Outside, Mordred lies in Arthur's arms as Merlin checks over the wound. There's a moment of deliberation, and Merlin declares that his injury lies outside his ability to heal. He says they need to get him back to Gaius, though Arthur is afraid he won't survive the journey. On the way home, Arthur comments to Merlin that this is the second time Mordred has saved his life.
Soon enough, they're back in Camelot and Mordred is being tended to by Gaius. Arthur watches in concern as Gaius tells him that the wound is magical in nature and that there's little he can do. Arthur leaves the room and Gaius turns to Merlin.
Gaius: Only your magic can save him.
Merlin: I cannot save the life of a man destined to kill Arthur.
Gaius: If Mordred is destined to take the king's life, why has he just saved it?
Merlin: I cannot ignore what the dragon said.
Gaius: What happened to the young boy who came into my chambers just a few years ago?
Merlin: He grew up. And he learnt the meaning of duty.
Guinevere tries to comfort Arthur, but when he tells her that he should have listened to her (by not taking Mordred) she points out that if he hadn't, then it could have well been Arthur in Gaius's chambers. Mordred did his duty so that Arthur could do his: be king. There's a knock on the door and Arthur and Merlin come inside to tell them both that the poison in Mordred's system can only be cured by the Disir themselves. Arthur decides to go back to them and beg for mercy.
Arthur and Merlin gallop back to the yew grove and Arthur removes his sword before entering the cave. Before the Disir he kneels and apologizes for his behaviour. He begs for Mordred's life, and in payment the Disir demand that he bow to the Goddess. They give him until dawn to decide.
Outside, Merlin tends to the campfire and asks Arthur what he plans to do.
Arthur: My heart says do whatever I have to do to save Mordred. But I've seen what misery unfettered sorcery brings. Before my father outlawed magic, Camelot was almost destroyed by sorcery. In my own time, Morgana's used it for nothing but evil. What would you do in my place?
Merlin: Me? I'm just a lackey, a maker of beds.
Arthur: Lackeys can be wise. It's not like you to be silent.
Merlin: The kingdom's future is at stake.
Arthur: And a man's life.
Merlin: You must protect Camelot, you must protect the world you've spent building. A just and fair kingdom for all.
Arthur: You'd have me sacrifice a friend.
Merlin: I would have you become the king you're destined to be.
Arthur: If I do save Mordred, all my father's work will be for nothing. Sorcery would reign once more in Camelot, is that what you'd want? Perhaps my father was wrong, perhaps the old ways aren't as evil as we thought. So what should we do? Accept magic or let Mordred die?
As dawn breaks, Arthur returns to the cave to tell the Disir that he rejects their offer. To this, they tell him that he's sealed his fate and that of his kingdom. Arthur and Merlin leave in silence.
On the way back, Merlin tries to tell Arthur that he did the right thing by saving Camelot, but Arthur feels that he's condemned a man to death. They ride into the courtyard and hand over their horses to the waiting knights - only to look up in astonishment as Mordred emerges from the castle, fully healed.
Merlin stands with Gaius in the castle hall, looking down at the training area. Merlin has realized what he's done: by refusing the Disir's offer, they've restored Arthur's Bane to full-health. Now he's free to fulfil his destiny...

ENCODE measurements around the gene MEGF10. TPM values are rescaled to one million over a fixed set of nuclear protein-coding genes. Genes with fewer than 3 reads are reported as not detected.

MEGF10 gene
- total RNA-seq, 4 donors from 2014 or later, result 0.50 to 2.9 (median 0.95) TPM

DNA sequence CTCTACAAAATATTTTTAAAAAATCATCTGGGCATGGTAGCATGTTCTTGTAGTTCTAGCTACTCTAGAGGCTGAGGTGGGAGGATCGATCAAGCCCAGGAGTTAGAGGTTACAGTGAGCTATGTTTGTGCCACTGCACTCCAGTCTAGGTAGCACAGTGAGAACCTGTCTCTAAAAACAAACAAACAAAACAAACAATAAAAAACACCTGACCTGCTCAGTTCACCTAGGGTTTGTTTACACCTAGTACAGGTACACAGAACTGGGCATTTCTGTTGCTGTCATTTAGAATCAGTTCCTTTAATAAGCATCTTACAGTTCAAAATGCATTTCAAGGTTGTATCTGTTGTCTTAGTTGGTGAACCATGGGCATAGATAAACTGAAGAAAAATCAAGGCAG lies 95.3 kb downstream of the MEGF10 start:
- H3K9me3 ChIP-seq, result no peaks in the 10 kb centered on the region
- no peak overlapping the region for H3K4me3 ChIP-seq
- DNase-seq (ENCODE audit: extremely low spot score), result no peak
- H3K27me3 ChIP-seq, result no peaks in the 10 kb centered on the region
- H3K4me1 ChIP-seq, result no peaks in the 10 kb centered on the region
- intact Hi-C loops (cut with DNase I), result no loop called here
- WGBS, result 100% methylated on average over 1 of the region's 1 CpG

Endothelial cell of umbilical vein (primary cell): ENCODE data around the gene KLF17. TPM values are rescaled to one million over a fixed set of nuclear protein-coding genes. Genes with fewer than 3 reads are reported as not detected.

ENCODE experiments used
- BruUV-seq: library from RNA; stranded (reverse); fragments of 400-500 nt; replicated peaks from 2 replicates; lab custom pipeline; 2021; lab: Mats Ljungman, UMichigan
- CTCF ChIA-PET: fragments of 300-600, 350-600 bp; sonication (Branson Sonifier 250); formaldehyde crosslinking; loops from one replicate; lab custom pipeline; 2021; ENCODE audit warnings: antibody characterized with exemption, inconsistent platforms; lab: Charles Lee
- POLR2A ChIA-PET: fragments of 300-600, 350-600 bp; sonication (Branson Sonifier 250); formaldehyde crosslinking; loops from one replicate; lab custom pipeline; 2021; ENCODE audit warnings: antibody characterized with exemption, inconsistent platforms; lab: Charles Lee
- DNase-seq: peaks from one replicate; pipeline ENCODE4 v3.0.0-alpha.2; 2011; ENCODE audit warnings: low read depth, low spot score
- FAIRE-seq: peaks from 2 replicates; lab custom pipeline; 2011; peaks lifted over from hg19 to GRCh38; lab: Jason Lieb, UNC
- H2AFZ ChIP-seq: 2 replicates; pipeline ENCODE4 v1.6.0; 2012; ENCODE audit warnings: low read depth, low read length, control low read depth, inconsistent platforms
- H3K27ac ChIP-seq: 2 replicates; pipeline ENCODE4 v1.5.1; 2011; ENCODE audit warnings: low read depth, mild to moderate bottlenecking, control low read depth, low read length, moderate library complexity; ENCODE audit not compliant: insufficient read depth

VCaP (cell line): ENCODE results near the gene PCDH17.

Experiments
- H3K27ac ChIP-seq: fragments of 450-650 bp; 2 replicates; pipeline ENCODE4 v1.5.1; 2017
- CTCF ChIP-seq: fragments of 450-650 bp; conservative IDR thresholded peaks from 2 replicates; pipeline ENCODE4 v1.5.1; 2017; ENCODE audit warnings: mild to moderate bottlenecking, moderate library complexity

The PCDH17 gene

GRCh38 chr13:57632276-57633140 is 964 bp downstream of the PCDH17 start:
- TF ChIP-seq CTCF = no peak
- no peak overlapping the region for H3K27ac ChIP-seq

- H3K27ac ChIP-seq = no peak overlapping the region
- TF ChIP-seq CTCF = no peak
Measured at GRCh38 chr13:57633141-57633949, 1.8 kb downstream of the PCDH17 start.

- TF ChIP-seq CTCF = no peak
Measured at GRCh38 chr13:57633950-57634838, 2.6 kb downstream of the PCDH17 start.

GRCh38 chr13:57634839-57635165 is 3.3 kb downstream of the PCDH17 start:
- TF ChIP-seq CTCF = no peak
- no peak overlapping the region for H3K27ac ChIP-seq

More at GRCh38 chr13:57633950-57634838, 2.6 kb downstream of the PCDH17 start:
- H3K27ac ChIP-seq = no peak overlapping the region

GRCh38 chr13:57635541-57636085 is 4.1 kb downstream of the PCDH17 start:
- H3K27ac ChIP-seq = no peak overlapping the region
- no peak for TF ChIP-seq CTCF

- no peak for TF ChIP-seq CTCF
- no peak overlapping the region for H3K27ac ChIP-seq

- Call Back: Guinevere mentions Arthur saving Mithian's father in the last episode.
- Designated Villain: Invoked with Mordred. Not only does he not do anything suspicius, but he seems to be a Hero Worshipper toward Arthur and a borderline Knight Who Says Squee when assigned to his first patrol. The only reason to suspect him are the dragon's words.
- Downer Ending: At the end of the day magic is still outlaw thanks to Merlin; Arthur busted his last chance to change his (and possibly Mordred's) fate and Mordred is alive and well.
- Esoteric Happy Ending: In-Universe. As far as Arthur is concerned, his knight is alive and this proves the Old Religion is just superstition, while Merlin realizes Arthur has sealed his own doom.
- Expy: The Disir are highly reminiscent of the Three Fates of Greek Mythology or the Three Witches from Shakespeare's Macbeth. This makes sense in an episode based so heavily on the notions of destiny and the fate of kings.
- Grey and Gray Morality: The Disir blackmail Arthur into bringing the Old Religion back. Merlin is going to let Mordred die to save Arthur.
- Heroic Sacrifice: Osgar. At least he considers it as such.
- I Owe Him My Life: Arthur about Mordred.
- Idiot Ball: You know, whether or not you believe in a certain religion, going armed and wrecking their place of worship is an extremely stupid thing to do on what is essentially a diplomatic mission. Arthur acknowledges this later.
- In the Hood: The Disir
- It's All My Fault: Arthur blames himself for Mordred's injury. Later, Merlin blames himself for Mordred's recovery.
- Meaningful Echo: In 5x02 we had this:
Arthur: What happened? As a child you were so kind, so compassionate.
Morgana: I grew up.
- In this episode, we got this:
Gaius: What happened to the young boy who came into my chambers just a few years ago?
Merlin: He grew up.
- Nice Job Breaking It, Hero: Merlin screwed up big time.
- Red Shirt: Sir Ranulph, whose death brings about Arthur's meeting with the Disir. Notable in that we don't even get to see him alive, yet apparently he's been friends with Arthur since they were kids.
- Rule of Three: The Disir
- Sadistic Choice: Prevent Arthur's prophesied death or have the ban against magic repealed. Then it turns out it's not really a choice in the first place.
- Self-Fulfilling Prophecy: Merlin fell into this trap. Again.
- Shoot the Shaggy Dog: Merlin spends the episode warring between saving his friend and bringing magic back to Camelot. He's finally forced to make a decision and chooses Arthur, possibly removing his one chance to bring magic back to Camelot... and it turns out that all he did was restore Mordred to full health.
- Stepford Smiler: Finally averted with Merlin. Lampshaded by Arthur who points out that he hasn't smiled in three days.
- Taking the Bullet: Mordred to Arthur.
- Wham Episode
- What the Hell, Hero?: Gaius to Merlin, when he choose to let Mordred die while not knowing for sure if he will kill Arthur.
- Wound That Will Not Heal: Mordred gets one from the Disir. He gets better.
- Unexplained Recovery: Mordred. Presumably the Disir did something, but it's never given any real explanation.
- You Can't Fight Fate